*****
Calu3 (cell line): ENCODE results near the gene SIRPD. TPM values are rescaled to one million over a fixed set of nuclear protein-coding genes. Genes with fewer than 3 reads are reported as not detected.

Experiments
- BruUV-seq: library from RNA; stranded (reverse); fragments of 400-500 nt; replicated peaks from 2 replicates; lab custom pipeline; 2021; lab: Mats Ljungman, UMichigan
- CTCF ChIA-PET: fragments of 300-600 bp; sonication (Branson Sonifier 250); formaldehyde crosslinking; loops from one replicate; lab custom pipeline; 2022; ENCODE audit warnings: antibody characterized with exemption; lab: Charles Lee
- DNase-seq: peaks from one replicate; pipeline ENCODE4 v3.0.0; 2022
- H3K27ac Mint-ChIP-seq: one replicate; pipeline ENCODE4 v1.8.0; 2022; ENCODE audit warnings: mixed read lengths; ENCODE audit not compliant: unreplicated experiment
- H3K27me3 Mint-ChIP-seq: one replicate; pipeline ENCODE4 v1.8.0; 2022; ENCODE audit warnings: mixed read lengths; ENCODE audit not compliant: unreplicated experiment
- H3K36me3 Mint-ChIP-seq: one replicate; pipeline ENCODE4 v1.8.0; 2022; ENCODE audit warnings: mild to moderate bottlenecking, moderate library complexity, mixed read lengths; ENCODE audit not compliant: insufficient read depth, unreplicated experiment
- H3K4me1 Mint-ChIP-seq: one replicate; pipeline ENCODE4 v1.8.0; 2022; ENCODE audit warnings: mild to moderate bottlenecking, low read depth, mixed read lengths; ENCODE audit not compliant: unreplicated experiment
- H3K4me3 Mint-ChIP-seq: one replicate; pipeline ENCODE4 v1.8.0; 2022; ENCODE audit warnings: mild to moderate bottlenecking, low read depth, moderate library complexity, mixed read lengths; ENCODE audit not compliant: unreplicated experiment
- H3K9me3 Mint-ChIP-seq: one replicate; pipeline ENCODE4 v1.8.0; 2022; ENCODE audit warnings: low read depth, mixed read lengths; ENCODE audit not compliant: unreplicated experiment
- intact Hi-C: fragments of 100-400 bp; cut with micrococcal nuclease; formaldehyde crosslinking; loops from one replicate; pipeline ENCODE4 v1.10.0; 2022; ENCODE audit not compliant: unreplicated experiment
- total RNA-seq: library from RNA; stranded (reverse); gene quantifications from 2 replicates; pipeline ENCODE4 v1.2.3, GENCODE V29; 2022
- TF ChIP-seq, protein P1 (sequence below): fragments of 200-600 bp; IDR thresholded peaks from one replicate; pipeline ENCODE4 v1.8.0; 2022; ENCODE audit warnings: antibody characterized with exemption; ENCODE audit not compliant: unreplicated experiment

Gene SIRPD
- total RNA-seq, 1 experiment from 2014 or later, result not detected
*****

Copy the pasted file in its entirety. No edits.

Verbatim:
Calu3 (cell line): ENCODE results near the gene SIRPD. TPM values are rescaled to one million over a fixed set of nuclear protein-coding genes. Genes with fewer than 3 reads are reported as not detected.

Experiments
- BruUV-seq: library from RNA; stranded (reverse); fragments of 400-500 nt; replicated peaks from 2 replicates; lab custom pipeline; 2021; lab: Mats Ljungman, UMichigan
- CTCF ChIA-PET: fragments of 300-600 bp; sonication (Branson Sonifier 250); formaldehyde crosslinking; loops from one replicate; lab custom pipeline; 2022; ENCODE audit warnings: antibody characterized with exemption; lab: Charles Lee
- DNase-seq: peaks from one replicate; pipeline ENCODE4 v3.0.0; 2022
- H3K27ac Mint-ChIP-seq: one replicate; pipeline ENCODE4 v1.8.0; 2022; ENCODE audit warnings: mixed read lengths; ENCODE audit not compliant: unreplicated experiment
- H3K27me3 Mint-ChIP-seq: one replicate; pipeline ENCODE4 v1.8.0; 2022; ENCODE audit warnings: mixed read lengths; ENCODE audit not compliant: unreplicated experiment
- H3K36me3 Mint-ChIP-seq: one replicate; pipeline ENCODE4 v1.8.0; 2022; ENCODE audit warnings: mild to moderate bottlenecking, moderate library complexity, mixed read lengths; ENCODE audit not compliant: insufficient read depth, unreplicated experiment
- H3K4me1 Mint-ChIP-seq: one replicate; pipeline ENCODE4 v1.8.0; 2022; ENCODE audit warnings: mild to moderate bottlenecking, low read depth, mixed read lengths; ENCODE audit not compliant: unreplicated experiment
- H3K4me3 Mint-ChIP-seq: one replicate; pipeline ENCODE4 v1.8.0; 2022; ENCODE audit warnings: mild to moderate bottlenecking, low read depth, moderate library complexity, mixed read lengths; ENCODE audit not compliant: unreplicated experiment
- H3K9me3 Mint-ChIP-seq: one replicate; pipeline ENCODE4 v1.8.0; 2022; ENCODE audit warnings: low read depth, mixed read lengths; ENCODE audit not compliant: unreplicated experiment
- intact Hi-C: fragments of 100-400 bp; cut with micrococcal nuclease; formaldehyde crosslinking; loops from one replicate; pipeline ENCODE4 v1.10.0; 2022; ENCODE audit not compliant: unreplicated experiment
- total RNA-seq: library from RNA; stranded (reverse); gene quantifications from 2 replicates; pipeline ENCODE4 v1.2.3, GENCODE V29; 2022
- TF ChIP-seq, protein P1 (sequence below): fragments of 200-600 bp; IDR thresholded peaks from one replicate; pipeline ENCODE4 v1.8.0; 2022; ENCODE audit warnings: antibody characterized with exemption; ENCODE audit not compliant: unreplicated experiment

Gene SIRPD
- total RNA-seq, 1 experiment from 2014 or later, result not detected